Question to the County Council
In our current edition of the Leveller we take John Osman to task for the lack of consultation with the public around the creation of a new layer of local government. Mr Osman wants a devolution for a new super authority of Devon and Somerset – creating four levels of local government where there are currently three.
We promised to publish online the full text of the exchange between our editor and Mr Osman and it is as follows:
Question from the editor to Mr Osman (Leader of Somerset County Council)
My own county councillor did not stand for election on a platform of devolution. And I can find no evidence that no others did either. There is, I suggest, no mandate for this devolution process that councillors are driving through. Once again this council is driving through something which could be delayed until next year when you all stand for re-election. Will you now commit to seeking a mandate and delaying further negotiations until next year?
However we are also told “Full public consultation on any proposal to introduce a Combined Authority will take place”. What does this mean? Will it be a few conversations by members of the cabinet with their mates? Or a proper referendum in which citizens and tax payers in Somerset get a say?
Will the process be transparent and accountable, or a piece of tokenism where citizens are presented with a fait accomplis and asked how much they like it?
Response from Mr Osman:
I would like to point out to Mr Lee that devolution is a national agenda with a national mandate, and it has the potential to deliver local opportunities. Somerset County Council has been quick to respond and was the first authority in the Heart of the South West Local Enterprise Partnership to react and to start the process of building a case for local devolution. We are front and centre of this partnership agreed across all 23 authorities and bodies and this is something that all Somerset should be proud of. Today is an important day in the progress of our joint bid and I very much hope will be supported by all parties in this Chamber.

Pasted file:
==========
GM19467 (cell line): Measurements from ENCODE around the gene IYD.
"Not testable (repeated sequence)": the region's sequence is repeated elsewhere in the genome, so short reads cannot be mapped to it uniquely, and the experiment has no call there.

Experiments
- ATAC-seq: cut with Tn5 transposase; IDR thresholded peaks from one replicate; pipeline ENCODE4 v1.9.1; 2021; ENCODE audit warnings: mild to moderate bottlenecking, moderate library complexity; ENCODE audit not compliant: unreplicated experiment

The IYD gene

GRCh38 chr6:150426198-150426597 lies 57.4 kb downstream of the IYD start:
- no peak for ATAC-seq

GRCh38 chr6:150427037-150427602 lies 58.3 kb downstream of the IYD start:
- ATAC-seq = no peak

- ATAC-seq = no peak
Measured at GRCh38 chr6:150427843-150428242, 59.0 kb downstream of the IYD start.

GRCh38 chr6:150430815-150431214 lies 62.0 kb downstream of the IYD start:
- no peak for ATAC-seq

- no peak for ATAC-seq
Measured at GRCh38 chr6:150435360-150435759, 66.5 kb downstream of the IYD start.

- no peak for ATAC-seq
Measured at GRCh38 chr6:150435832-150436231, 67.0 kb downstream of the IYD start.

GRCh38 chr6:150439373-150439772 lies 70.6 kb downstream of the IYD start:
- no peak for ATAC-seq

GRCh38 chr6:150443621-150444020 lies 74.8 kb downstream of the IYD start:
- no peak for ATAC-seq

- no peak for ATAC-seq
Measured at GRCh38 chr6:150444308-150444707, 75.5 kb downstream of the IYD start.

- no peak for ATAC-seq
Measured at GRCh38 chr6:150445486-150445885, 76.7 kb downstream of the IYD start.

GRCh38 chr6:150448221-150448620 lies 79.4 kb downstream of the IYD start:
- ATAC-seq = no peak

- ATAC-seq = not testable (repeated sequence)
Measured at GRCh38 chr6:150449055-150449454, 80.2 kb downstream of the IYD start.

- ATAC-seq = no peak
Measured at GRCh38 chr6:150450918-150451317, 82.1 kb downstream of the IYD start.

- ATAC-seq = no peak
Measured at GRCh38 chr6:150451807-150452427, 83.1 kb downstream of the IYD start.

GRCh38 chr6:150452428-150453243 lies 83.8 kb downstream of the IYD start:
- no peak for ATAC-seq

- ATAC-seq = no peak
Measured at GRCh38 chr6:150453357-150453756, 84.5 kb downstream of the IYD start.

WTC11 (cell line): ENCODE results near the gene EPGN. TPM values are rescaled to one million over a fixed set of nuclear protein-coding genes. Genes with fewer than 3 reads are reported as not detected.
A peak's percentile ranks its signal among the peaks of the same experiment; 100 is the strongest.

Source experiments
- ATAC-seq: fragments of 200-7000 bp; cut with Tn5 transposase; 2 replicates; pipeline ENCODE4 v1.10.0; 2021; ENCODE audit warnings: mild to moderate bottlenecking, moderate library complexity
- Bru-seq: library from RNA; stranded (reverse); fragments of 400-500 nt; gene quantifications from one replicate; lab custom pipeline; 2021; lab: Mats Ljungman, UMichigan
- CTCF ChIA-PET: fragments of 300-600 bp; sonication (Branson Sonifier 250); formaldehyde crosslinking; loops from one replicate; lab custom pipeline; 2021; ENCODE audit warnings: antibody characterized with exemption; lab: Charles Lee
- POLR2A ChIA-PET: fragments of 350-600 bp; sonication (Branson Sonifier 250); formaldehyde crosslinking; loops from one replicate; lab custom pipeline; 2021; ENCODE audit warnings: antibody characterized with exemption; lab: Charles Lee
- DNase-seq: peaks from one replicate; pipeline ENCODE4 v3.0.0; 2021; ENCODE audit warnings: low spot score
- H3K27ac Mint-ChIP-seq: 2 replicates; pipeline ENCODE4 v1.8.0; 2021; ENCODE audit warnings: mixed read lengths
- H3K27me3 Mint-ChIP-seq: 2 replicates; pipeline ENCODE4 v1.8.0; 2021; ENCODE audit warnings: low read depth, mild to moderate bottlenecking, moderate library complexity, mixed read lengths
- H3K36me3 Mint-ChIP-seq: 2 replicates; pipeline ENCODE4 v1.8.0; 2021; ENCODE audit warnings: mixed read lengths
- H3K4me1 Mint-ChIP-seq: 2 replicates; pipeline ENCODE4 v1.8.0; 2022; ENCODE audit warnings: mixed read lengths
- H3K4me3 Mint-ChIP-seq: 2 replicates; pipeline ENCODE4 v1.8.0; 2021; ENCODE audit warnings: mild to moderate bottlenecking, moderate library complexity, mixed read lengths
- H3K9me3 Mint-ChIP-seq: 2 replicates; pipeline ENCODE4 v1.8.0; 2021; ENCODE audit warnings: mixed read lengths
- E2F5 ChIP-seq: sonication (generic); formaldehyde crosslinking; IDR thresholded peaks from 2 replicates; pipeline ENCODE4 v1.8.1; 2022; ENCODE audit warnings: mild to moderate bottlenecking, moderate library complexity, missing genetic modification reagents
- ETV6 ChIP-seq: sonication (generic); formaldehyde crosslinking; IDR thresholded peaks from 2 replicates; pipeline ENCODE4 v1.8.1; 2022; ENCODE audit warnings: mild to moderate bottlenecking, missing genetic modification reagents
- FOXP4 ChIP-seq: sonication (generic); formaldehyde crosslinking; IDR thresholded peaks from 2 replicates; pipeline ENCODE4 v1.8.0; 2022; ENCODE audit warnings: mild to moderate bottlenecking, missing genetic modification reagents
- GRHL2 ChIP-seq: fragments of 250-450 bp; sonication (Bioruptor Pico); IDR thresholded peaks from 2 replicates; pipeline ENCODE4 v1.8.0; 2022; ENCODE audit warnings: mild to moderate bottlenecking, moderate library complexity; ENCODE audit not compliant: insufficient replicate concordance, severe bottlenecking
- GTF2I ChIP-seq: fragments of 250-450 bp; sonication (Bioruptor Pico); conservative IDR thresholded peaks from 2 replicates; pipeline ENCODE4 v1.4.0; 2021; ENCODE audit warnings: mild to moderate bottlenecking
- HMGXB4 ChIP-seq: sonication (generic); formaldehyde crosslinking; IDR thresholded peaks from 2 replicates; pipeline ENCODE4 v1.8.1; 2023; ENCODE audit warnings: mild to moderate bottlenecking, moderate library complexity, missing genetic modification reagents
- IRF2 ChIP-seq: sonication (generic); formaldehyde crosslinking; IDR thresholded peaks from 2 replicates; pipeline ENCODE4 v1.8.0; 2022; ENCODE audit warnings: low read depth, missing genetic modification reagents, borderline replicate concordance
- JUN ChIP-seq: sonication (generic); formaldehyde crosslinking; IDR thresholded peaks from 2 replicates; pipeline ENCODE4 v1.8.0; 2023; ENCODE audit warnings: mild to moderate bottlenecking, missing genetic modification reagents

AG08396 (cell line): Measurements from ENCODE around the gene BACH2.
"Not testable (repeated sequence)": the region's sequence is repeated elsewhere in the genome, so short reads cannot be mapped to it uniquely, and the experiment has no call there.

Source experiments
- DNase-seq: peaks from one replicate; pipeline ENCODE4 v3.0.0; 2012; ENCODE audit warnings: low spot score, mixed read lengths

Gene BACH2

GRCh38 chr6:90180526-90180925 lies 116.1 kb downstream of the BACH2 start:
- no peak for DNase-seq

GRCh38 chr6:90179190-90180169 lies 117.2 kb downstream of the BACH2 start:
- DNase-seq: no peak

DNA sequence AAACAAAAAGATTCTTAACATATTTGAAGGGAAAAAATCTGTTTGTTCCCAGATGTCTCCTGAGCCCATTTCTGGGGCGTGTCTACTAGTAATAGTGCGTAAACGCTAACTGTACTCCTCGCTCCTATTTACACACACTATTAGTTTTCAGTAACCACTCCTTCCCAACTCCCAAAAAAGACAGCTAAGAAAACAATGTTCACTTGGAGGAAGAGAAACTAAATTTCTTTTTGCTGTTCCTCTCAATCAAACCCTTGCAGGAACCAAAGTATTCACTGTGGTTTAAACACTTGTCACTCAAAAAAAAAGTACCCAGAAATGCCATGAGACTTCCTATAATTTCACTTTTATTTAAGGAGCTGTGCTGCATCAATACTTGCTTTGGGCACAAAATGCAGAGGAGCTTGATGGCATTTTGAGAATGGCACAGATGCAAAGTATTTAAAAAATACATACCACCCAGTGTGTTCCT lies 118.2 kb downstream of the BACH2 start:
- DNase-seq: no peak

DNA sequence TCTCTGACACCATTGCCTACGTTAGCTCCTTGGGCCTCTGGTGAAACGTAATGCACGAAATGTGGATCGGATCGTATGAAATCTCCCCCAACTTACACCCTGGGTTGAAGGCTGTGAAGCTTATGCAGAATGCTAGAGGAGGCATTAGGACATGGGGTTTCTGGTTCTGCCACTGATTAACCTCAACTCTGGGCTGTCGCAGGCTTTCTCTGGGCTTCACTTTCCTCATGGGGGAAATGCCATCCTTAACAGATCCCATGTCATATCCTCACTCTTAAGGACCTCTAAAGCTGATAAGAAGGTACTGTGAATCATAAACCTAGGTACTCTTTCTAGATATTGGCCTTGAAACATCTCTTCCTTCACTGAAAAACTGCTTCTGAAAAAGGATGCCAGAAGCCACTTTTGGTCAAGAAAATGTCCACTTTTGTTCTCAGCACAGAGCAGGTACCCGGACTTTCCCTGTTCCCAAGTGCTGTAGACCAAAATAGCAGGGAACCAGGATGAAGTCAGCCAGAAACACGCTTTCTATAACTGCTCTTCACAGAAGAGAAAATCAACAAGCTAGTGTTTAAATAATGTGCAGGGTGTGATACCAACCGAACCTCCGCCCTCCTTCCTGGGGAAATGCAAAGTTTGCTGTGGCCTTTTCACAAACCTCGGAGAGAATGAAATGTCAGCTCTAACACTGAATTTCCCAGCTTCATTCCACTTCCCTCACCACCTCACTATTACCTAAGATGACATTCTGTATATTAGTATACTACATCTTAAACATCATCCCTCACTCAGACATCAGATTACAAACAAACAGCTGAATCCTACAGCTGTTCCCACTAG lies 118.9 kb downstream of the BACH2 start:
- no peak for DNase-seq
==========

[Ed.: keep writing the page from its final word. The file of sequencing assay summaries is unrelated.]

Mr Lee must be aware that this is not a bid for Somerset County Council and therefore can wait for our own election cycle. This is a bid for 17 elected authorities, and if we had waited until after the next election for Somerset County Council, and then started the process, we would then have to wait for the next round of district council elections, that would have delayed us another two years, then the next set of elections, another two years, then another two years, and so on and so on. We would have been paralysed by inaction. So the time was right, and is right for us to try to strike a devolution deal with government now.
As to Mr Lee’s point about full consultation, I’m sure he would have taken part in our on-going Listening Learning Changing public roadshows, and if he hasn’t had the chance, can I invite him to do so. Our teams spent the weekend at Yeovil show and will visit Bridgwater and Taunton in the coming weeks. Mr Lee might also be interested to know that our initial findings are around 50% of respondents support our devolution bid, around 20% do not support and the remainder are undecided. And he may also be interested to know that around one-third support a devolution bid with a mayor as a figurehead, one-third do not, and one third undecided.
The answer from Mr Osman suggests that a consultation via the roadshow which will (if past experience is anything to go by) engage with fewer than 10,000 people (our of a population of 500,000) is good enough.
The reality is that every person in Somerset, regardless of what district they are in will vote in the County Council election next year and if Mr Osman wanted to, a referendum on devolution could happen at the same time. The answer from Mr Osman seems to suggest he’d rather not ask you.